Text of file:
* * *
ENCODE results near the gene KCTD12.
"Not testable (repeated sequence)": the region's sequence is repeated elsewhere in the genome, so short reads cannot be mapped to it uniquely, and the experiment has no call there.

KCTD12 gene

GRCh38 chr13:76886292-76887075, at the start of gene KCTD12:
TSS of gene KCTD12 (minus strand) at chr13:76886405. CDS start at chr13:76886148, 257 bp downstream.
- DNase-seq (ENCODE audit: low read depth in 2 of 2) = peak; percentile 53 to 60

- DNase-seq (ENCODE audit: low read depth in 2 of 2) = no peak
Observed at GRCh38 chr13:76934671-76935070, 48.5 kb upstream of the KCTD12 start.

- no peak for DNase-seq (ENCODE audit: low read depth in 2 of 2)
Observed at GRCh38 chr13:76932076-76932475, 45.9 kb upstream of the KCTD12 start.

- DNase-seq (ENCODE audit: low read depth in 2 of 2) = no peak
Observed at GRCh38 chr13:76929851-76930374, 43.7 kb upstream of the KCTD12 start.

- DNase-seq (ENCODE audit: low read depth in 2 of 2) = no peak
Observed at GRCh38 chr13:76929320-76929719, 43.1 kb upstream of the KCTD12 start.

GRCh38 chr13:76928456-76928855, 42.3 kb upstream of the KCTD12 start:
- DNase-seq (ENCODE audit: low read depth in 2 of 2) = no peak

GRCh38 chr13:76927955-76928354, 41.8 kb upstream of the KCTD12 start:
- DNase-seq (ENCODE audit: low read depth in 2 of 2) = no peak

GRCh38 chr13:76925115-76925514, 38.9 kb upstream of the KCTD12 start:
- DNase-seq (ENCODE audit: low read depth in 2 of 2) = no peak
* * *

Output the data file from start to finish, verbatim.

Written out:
ENCODE results near the gene KCTD12.
"Not testable (repeated sequence)": the region's sequence is repeated elsewhere in the genome, so short reads cannot be mapped to it uniquely, and the experiment has no call there.

KCTD12 gene

GRCh38 chr13:76886292-76887075, at the start of gene KCTD12:
TSS of gene KCTD12 (minus strand) at chr13:76886405. CDS start at chr13:76886148, 257 bp downstream.
- DNase-seq (ENCODE audit: low read depth in 2 of 2) = peak; percentile 53 to 60

- DNase-seq (ENCODE audit: low read depth in 2 of 2) = no peak
Observed at GRCh38 chr13:76934671-76935070, 48.5 kb upstream of the KCTD12 start.

- no peak for DNase-seq (ENCODE audit: low read depth in 2 of 2)
Observed at GRCh38 chr13:76932076-76932475, 45.9 kb upstream of the KCTD12 start.

- DNase-seq (ENCODE audit: low read depth in 2 of 2) = no peak
Observed at GRCh38 chr13:76929851-76930374, 43.7 kb upstream of the KCTD12 start.

- DNase-seq (ENCODE audit: low read depth in 2 of 2) = no peak
Observed at GRCh38 chr13:76929320-76929719, 43.1 kb upstream of the KCTD12 start.

GRCh38 chr13:76928456-76928855, 42.3 kb upstream of the KCTD12 start:
- DNase-seq (ENCODE audit: low read depth in 2 of 2) = no peak

GRCh38 chr13:76927955-76928354, 41.8 kb upstream of the KCTD12 start:
- DNase-seq (ENCODE audit: low read depth in 2 of 2) = no peak

GRCh38 chr13:76925115-76925514, 38.9 kb upstream of the KCTD12 start:
- DNase-seq (ENCODE audit: low read depth in 2 of 2) = no peak